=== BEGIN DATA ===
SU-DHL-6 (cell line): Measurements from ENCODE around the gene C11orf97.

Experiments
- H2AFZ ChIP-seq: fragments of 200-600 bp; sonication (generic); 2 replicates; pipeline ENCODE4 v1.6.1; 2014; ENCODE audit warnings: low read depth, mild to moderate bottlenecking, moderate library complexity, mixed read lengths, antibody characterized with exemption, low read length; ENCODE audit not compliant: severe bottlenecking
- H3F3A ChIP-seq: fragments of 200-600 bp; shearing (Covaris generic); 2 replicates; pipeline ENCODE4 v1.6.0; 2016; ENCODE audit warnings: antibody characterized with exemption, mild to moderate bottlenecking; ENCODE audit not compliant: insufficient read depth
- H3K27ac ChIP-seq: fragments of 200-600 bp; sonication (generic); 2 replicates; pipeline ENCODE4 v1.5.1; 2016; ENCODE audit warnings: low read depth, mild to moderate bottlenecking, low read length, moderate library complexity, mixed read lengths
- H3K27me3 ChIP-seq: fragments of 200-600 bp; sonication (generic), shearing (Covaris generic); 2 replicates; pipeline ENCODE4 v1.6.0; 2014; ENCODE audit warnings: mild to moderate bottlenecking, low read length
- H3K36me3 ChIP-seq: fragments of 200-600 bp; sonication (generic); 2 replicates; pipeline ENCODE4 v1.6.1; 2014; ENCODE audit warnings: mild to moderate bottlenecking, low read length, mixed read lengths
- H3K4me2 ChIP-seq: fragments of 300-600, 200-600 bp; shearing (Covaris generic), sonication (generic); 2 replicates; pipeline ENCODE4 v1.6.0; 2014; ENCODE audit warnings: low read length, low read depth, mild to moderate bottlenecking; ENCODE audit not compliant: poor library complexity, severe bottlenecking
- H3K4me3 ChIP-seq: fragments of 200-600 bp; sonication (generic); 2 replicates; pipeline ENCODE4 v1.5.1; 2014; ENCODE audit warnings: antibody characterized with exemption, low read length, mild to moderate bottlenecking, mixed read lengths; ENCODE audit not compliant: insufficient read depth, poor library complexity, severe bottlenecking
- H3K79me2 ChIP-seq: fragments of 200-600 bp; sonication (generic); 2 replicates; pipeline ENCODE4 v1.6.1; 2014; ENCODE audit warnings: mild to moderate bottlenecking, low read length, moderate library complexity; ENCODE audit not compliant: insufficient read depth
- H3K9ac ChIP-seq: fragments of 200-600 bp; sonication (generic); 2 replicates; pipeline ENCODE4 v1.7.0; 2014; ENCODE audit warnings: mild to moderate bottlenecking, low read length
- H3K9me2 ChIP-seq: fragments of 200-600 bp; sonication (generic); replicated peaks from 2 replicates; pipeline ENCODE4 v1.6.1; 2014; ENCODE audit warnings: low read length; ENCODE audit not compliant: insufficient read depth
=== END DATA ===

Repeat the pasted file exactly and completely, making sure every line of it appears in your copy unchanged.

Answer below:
SU-DHL-6 (cell line): Measurements from ENCODE around the gene C11orf97.

Experiments
- H2AFZ ChIP-seq: fragments of 200-600 bp; sonication (generic); 2 replicates; pipeline ENCODE4 v1.6.1; 2014; ENCODE audit warnings: low read depth, mild to moderate bottlenecking, moderate library complexity, mixed read lengths, antibody characterized with exemption, low read length; ENCODE audit not compliant: severe bottlenecking
- H3F3A ChIP-seq: fragments of 200-600 bp; shearing (Covaris generic); 2 replicates; pipeline ENCODE4 v1.6.0; 2016; ENCODE audit warnings: antibody characterized with exemption, mild to moderate bottlenecking; ENCODE audit not compliant: insufficient read depth
- H3K27ac ChIP-seq: fragments of 200-600 bp; sonication (generic); 2 replicates; pipeline ENCODE4 v1.5.1; 2016; ENCODE audit warnings: low read depth, mild to moderate bottlenecking, low read length, moderate library complexity, mixed read lengths
- H3K27me3 ChIP-seq: fragments of 200-600 bp; sonication (generic), shearing (Covaris generic); 2 replicates; pipeline ENCODE4 v1.6.0; 2014; ENCODE audit warnings: mild to moderate bottlenecking, low read length
- H3K36me3 ChIP-seq: fragments of 200-600 bp; sonication (generic); 2 replicates; pipeline ENCODE4 v1.6.1; 2014; ENCODE audit warnings: mild to moderate bottlenecking, low read length, mixed read lengths
- H3K4me2 ChIP-seq: fragments of 300-600, 200-600 bp; shearing (Covaris generic), sonication (generic); 2 replicates; pipeline ENCODE4 v1.6.0; 2014; ENCODE audit warnings: low read length, low read depth, mild to moderate bottlenecking; ENCODE audit not compliant: poor library complexity, severe bottlenecking
- H3K4me3 ChIP-seq: fragments of 200-600 bp; sonication (generic); 2 replicates; pipeline ENCODE4 v1.5.1; 2014; ENCODE audit warnings: antibody characterized with exemption, low read length, mild to moderate bottlenecking, mixed read lengths; ENCODE audit not compliant: insufficient read depth, poor library complexity, severe bottlenecking
- H3K79me2 ChIP-seq: fragments of 200-600 bp; sonication (generic); 2 replicates; pipeline ENCODE4 v1.6.1; 2014; ENCODE audit warnings: mild to moderate bottlenecking, low read length, moderate library complexity; ENCODE audit not compliant: insufficient read depth
- H3K9ac ChIP-seq: fragments of 200-600 bp; sonication (generic); 2 replicates; pipeline ENCODE4 v1.7.0; 2014; ENCODE audit warnings: mild to moderate bottlenecking, low read length
- H3K9me2 ChIP-seq: fragments of 200-600 bp; sonication (generic); replicated peaks from 2 replicates; pipeline ENCODE4 v1.6.1; 2014; ENCODE audit warnings: low read length; ENCODE audit not compliant: insufficient read depth